In a fantastic turn of events, Decio de María, President of the Federación Mexicana de Fútbol, has decided to jump on board the ban “eeh puto” bandwagon rather than attempt to appeal FIFA’s fine for anti-gay chants, which would have been way too small to actually effect change anyway.
“At the end of the day, it’s a chant that insults someone and I think that as a society we should not do that.” Yes. Praise the futbol gods. “Trying to fight it with sanctions will be harmful,” de María said, according to Mediotiempo. “I think that it’s something we should build together, because football should unite and embrace, not be used as a divisive instrument. It’s clear that there are groups who feel badly upon hearing it.”
“We should be the ones to settle this issue so that we do not experience recurring instances and can thus eliminate [the chant] entirely,” he added. “There are those who think that it’s a joyful cheer, but there are also those who think that it’s offensive. We should know how to solve this ourselves.”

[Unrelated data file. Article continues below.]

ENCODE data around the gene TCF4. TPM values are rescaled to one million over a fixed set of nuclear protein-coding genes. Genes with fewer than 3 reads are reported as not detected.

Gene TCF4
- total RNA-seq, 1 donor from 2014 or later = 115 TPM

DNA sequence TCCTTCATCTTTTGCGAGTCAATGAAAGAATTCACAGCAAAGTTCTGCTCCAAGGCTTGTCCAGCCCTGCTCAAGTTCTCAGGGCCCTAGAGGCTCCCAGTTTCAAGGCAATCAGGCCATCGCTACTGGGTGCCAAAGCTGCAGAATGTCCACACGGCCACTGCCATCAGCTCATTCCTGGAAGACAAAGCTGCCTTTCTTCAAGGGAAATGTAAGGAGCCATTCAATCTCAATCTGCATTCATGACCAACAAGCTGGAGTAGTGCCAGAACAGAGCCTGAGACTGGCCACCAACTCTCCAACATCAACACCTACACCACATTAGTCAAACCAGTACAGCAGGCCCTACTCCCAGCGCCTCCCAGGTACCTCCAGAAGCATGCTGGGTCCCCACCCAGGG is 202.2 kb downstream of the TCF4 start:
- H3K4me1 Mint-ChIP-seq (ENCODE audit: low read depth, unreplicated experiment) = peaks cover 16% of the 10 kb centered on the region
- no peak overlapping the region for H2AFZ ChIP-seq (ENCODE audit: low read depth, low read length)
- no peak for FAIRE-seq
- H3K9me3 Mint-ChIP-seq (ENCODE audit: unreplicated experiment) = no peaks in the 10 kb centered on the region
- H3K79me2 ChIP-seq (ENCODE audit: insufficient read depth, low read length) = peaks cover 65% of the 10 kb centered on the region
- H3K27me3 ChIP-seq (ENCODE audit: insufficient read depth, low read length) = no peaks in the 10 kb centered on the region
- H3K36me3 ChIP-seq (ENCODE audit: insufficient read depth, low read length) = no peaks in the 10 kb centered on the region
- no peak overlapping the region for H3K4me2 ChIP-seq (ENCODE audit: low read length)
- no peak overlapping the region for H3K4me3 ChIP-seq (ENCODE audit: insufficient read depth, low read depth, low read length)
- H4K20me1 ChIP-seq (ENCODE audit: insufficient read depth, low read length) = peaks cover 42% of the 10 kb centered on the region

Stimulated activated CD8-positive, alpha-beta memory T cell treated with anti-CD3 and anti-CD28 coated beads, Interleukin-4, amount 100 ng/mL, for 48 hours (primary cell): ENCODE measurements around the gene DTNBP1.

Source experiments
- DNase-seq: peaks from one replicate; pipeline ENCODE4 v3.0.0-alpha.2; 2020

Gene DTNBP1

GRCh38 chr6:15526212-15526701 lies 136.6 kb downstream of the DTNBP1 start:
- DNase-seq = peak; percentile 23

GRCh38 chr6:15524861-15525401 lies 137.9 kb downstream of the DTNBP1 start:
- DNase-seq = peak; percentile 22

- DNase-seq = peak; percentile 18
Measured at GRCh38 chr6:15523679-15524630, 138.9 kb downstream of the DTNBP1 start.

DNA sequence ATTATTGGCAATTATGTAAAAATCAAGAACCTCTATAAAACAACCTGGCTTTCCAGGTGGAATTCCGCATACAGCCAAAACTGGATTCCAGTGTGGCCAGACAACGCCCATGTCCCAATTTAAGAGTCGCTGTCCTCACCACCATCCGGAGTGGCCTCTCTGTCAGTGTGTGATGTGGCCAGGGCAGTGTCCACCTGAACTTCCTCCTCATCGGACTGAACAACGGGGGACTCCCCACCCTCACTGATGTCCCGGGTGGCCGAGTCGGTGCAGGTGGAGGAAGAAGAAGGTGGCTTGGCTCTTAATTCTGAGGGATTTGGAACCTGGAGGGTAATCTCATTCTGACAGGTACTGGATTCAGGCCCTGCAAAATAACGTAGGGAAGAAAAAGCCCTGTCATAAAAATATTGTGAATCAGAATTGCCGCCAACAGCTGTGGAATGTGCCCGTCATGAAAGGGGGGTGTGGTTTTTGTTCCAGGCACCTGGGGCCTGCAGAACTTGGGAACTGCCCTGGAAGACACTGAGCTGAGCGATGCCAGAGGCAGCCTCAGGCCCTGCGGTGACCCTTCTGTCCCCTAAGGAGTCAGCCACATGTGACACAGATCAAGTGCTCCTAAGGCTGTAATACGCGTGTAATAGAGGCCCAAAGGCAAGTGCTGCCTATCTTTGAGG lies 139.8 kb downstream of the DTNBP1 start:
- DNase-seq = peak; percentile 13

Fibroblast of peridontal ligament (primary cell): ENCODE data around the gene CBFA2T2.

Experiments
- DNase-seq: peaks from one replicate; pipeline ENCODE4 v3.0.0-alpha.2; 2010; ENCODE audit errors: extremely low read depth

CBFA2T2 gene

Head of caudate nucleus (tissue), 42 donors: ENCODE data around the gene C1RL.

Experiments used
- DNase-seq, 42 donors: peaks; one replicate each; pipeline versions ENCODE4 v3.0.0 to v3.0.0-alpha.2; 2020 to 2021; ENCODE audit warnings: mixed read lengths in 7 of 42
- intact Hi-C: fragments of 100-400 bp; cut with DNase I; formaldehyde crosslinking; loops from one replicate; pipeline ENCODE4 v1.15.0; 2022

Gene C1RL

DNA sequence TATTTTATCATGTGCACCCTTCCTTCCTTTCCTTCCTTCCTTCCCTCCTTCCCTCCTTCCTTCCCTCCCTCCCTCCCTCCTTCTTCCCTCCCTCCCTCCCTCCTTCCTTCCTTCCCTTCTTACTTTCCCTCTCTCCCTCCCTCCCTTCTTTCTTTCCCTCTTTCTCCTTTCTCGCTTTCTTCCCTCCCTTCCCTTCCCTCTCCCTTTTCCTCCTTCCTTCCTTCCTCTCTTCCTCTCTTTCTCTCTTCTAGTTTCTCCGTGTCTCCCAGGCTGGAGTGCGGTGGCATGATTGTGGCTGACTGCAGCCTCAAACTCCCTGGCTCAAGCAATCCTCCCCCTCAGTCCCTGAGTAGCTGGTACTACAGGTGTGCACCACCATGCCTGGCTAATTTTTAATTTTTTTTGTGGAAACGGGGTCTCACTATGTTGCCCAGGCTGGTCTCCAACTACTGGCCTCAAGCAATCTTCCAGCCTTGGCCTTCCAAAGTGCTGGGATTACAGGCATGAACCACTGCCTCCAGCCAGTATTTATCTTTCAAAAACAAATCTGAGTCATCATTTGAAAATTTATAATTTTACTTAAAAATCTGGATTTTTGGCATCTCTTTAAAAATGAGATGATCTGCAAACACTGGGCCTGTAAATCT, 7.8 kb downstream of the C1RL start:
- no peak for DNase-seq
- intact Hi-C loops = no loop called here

We’ll see it when we believe it, but this is a hugely positive development. The fact that de María has acknowledged the chant’s insulting undertones is noteworthy in and of itself, because as we have mentioned previously, disregarding any and all long-established cultural significance (the chant is a relatively new phenomenon), there’s no denying that its commonplace use is fucked up. It’s homophobic, it’s vulgar, and it’s gotta go.
Might this be the start of a meaningful campaign against homophobia in all of its awful forms on the part of the federation? If it is, what is step number one on the path towards eradicating the “eeh puto” chant for good? This certainly isn’t the type of thing that de María can announce and expect to crystallize with the blink of an eye. So what will happen the next time we hear “eeh puto” raucously ringing out during a goal kick? Perhaps, as Fusion’s Elliot Turner suggests, the federation will fight to ban all fans from attending El Tri’s next big match, inciting incentives for fan self-policing and incurring millions of dollars of lost revenue in the process.
This is a pivotal point in the history of the Selección, if it genuinely wants to represent its country as “el equipo de todos.”